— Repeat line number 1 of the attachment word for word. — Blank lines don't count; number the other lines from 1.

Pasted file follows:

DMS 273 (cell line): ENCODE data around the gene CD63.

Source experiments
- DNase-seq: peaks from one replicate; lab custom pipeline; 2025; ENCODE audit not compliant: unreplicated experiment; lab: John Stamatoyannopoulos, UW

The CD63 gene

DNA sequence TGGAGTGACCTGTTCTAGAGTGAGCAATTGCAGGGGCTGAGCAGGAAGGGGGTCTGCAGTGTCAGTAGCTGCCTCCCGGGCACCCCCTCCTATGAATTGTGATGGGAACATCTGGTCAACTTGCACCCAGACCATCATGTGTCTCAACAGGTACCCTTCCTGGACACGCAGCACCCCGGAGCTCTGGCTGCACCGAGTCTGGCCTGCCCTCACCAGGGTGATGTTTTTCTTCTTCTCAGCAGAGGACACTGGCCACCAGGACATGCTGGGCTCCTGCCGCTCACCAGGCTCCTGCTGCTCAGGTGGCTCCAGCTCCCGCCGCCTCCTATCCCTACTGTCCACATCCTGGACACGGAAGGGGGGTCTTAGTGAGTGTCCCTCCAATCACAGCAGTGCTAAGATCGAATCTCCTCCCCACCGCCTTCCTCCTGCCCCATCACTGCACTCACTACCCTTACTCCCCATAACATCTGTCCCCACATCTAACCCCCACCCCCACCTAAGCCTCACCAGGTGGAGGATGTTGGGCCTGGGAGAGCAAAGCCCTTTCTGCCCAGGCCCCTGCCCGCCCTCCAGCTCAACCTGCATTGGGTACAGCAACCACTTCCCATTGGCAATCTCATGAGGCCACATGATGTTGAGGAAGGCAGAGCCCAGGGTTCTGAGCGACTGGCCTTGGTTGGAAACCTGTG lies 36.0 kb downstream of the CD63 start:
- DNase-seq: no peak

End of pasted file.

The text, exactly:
DMS 273 (cell line): ENCODE data around the gene CD63.